Building an Employment Agreement

Legal status and requirements

Under the Employment Relations Act (ERA) you must supply a written agreement to your new employee and they must sign it to indicate acceptance of your terms and conditions of employment. Until it is signed, it remains a draft Employment Agreement. The employer signs it before sending it out with a letter of offer. The prospective employee signs it to signify they accept the terms and conditions of employment. It may be, when the prospective employee reviews the draft, that some issues require clarification or further negotiation to finalise the draft.

Once it is signed by both employer and the prospective employee it has legal status as a contract. Once signed by the candidate, both of you must hold a signed hard copy.

Where an employer has provided an employee with an intended agreement the employer must also retain the ‘intended agreement’ even if the employee has not signed it or agreed to the terms and conditions specified in the intended agreement.

An intended agreement cannot be treated as the parties’ employment agreement if the employee has not signed the agreement or not agreed to the terms and conditions specified in the intended agreement. Make sure your records clearly distinguish between which have been sent out as intended agreements and which have been finalised.


Putting together the employment agreement

Employment agreements will vary across different industries and employment groups. You may already have standard employment agreements for your business. We recommend that you have these reviewed from time to time by your legal advisor to ensure they comply with legal requirements.

If you want help with individual employment agreements, you can use the Employment Agreement builder on the Ministry of Business, Innovation and Employment website.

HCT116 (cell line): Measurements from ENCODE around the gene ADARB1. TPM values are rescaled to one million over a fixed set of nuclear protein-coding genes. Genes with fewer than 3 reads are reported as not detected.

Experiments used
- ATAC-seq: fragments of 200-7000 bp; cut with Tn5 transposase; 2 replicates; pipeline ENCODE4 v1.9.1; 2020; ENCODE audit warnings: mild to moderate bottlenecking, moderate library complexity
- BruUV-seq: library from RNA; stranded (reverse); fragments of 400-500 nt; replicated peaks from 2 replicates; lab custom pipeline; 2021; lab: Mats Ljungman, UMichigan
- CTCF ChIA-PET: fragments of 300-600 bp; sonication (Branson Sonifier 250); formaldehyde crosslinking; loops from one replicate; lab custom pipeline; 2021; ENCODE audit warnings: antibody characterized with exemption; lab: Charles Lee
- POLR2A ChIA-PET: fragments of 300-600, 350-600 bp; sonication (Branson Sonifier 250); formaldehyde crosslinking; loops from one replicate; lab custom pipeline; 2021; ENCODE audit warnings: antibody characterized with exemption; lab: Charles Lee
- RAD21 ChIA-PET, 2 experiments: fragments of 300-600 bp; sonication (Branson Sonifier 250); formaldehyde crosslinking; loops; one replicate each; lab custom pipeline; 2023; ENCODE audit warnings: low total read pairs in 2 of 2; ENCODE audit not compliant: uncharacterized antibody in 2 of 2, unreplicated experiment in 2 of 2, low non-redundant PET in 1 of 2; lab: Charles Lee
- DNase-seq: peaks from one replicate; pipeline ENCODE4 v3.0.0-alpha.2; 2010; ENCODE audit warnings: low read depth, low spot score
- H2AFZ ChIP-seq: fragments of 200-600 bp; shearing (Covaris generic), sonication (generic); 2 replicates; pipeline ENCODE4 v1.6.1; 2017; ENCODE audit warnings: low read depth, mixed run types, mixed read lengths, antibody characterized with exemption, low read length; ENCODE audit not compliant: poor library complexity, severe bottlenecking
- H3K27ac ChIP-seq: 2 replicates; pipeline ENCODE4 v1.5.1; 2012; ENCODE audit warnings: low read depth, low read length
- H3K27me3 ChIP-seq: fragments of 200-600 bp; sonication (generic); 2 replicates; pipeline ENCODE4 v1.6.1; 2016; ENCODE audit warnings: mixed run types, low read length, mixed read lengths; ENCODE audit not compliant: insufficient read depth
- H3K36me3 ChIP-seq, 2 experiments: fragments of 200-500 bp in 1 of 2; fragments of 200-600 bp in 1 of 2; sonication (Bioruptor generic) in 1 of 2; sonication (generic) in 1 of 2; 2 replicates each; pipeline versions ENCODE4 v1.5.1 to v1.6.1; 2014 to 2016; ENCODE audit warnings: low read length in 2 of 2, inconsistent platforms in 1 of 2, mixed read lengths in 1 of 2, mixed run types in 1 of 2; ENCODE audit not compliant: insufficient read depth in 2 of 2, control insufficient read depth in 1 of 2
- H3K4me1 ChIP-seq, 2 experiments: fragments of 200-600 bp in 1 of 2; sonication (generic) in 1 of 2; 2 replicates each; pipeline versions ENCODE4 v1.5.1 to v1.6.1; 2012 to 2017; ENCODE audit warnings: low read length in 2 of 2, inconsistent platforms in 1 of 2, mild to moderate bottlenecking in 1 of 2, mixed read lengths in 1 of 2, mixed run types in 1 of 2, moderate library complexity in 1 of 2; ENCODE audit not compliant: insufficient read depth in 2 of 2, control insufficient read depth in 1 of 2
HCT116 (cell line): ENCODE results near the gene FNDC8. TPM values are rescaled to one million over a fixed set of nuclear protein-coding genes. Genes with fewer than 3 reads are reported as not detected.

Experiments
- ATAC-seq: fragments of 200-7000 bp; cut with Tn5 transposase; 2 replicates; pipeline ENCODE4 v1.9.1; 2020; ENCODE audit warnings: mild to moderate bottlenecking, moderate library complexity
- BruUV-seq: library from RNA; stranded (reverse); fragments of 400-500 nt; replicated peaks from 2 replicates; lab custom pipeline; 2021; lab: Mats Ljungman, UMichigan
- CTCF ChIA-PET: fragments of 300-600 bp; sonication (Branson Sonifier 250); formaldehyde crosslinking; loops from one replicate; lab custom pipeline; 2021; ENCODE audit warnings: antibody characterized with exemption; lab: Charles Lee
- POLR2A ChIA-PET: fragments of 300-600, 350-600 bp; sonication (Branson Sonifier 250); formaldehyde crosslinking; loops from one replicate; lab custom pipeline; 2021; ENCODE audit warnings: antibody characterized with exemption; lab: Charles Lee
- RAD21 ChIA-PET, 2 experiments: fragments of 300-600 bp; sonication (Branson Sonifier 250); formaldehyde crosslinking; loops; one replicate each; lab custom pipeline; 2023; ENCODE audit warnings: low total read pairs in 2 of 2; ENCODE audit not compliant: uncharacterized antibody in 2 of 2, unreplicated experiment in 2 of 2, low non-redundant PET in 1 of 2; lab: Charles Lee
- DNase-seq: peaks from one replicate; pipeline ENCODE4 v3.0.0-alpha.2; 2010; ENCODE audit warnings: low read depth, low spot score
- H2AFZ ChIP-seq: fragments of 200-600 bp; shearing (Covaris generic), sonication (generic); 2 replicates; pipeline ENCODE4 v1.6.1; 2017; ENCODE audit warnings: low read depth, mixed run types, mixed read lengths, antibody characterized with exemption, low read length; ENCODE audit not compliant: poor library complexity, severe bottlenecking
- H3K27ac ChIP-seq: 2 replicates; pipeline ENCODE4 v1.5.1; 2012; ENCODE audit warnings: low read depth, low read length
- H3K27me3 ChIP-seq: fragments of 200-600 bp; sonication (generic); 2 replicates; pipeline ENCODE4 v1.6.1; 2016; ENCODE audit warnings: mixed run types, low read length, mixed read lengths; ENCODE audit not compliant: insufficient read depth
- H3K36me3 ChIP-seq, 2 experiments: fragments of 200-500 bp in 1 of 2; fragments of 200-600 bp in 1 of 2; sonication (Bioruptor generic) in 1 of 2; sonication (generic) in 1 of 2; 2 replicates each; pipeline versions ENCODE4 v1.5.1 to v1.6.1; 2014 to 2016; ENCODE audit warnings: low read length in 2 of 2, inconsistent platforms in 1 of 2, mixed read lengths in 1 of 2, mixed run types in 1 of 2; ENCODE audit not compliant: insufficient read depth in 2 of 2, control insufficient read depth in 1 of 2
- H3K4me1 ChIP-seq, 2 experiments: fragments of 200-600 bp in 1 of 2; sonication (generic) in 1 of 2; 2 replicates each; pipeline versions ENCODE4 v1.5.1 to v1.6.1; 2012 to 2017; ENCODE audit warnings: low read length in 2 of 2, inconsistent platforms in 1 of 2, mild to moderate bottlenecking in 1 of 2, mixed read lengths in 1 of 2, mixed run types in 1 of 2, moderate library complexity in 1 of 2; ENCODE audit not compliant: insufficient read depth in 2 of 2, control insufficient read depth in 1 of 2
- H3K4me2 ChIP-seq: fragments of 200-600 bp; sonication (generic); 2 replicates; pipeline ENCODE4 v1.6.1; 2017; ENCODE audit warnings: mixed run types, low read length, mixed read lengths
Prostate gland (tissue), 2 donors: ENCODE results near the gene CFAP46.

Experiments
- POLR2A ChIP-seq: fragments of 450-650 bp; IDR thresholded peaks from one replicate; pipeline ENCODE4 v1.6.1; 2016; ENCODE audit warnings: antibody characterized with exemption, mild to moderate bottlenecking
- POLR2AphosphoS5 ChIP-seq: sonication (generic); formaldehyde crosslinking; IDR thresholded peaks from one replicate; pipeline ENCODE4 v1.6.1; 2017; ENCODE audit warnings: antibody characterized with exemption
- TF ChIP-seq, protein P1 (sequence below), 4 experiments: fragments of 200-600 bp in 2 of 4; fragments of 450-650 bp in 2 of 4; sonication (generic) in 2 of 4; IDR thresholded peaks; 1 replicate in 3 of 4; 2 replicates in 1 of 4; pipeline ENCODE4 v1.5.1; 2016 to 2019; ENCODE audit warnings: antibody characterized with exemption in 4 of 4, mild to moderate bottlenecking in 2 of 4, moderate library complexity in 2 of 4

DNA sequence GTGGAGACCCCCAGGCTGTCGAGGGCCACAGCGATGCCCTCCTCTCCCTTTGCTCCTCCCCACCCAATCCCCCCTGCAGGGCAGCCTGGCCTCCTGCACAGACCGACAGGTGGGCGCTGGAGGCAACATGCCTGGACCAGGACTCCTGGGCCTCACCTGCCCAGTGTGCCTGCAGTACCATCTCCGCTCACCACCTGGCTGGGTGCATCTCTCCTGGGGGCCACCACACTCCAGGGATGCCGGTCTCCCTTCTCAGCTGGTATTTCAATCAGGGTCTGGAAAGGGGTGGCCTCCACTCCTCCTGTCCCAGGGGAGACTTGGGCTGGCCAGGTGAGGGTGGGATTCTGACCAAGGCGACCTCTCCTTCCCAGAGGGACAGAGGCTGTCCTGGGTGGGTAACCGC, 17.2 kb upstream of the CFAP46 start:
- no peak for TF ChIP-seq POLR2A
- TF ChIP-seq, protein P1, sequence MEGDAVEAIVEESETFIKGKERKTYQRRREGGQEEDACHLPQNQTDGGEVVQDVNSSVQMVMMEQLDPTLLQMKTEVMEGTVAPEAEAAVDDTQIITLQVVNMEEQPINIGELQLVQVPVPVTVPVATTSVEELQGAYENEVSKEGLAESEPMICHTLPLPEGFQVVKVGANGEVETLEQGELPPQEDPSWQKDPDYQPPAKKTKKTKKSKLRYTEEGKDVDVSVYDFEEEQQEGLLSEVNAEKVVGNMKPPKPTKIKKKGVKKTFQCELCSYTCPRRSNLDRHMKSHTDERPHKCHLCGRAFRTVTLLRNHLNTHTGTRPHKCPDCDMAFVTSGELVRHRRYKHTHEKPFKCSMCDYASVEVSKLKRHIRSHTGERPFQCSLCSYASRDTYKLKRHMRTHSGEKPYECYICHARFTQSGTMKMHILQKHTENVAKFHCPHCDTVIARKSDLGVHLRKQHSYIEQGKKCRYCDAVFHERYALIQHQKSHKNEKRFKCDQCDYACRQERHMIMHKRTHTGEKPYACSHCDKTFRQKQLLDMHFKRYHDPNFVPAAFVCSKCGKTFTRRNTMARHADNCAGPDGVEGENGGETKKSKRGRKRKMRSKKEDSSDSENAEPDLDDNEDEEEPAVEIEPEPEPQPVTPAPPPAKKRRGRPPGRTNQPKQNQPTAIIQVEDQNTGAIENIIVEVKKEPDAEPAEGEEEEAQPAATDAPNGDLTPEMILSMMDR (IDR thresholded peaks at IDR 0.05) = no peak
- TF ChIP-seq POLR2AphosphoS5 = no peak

CCH Workforce Manager also contains employment agreement templates along with guidance on policy and legal requirements ( or 0800 500 224).

Alternatively you can use a specialist provider, such as one of those listed below:

  • The Employment Relations service offered by the Ministry of Business, Innovation and Employment
  • Employers Assistance Ltd, or 0800 15 8000
  • Employers And Manufacturers Association (EMA), or 0800 800 362
  • Federated Farmers of New Zealand, or 0800 327 646
  • Or, of course, your local or preferred legal specialist


What needs to be in the Employment Agreement?

In general terms agreements should contain full details of all the matters discussed with the employee and should cover any potentially contentious issues. These would include:

  • Use of the firm’s telephone and payment for any telephone calls
  • Rules relative to working of overtime and who will authorise overtime
  • Specification of meal breaks and the regular breaks that every employee is expected to take
  • The position relative to any damage caused to company vehicles or plant and equipment and who will pay for it
  • Rules pertaining to the use of an employee’s vehicle and the reimbursement that the employee will receive for that use
  • Details should be included in the agreement of what the employer wants the employee to do — this should cover full details of the job specification and the terms and conditions of that job
  • Non-competitive clause, if any, should be included

The employment agreement should also cover such issues as:

  • Redundancy
  • Dismissal
  • The type of leave that is available
  • How to deal with grievances (this is mandatory under the Employment Relations Act)
  • Disputes
  • Performance management

It is also a good idea to state the employer’s policy on issues such as discrimination and sexual harassment in the workplace.

The section titled ‘What to include in the Employment Agreement’ sets out more detail of what should be included in an Employment Agreement.


Changes to agreements for existing employees

It is sometimes necessary to change an employment agreement for an existing employee, for instance when changes to employment conditions arise out of changes to employment legislation.

Under Section 63A (2) of the Employment Relations Act, when implementing any change to an employee’s employment agreement in addition to getting the employee’s consent, an employer must do at least the following:

  • Provide to the employee a copy of the intended agreement, or the part of the intended agreement under discussion
  • Advise the employee that he or she is entitled to seek independent advice about the intended agreement, or any part of the intended agreement
  • Give the employee a reasonable opportunity to seek that advice
  • Consider any issues that the employee raises and respond to them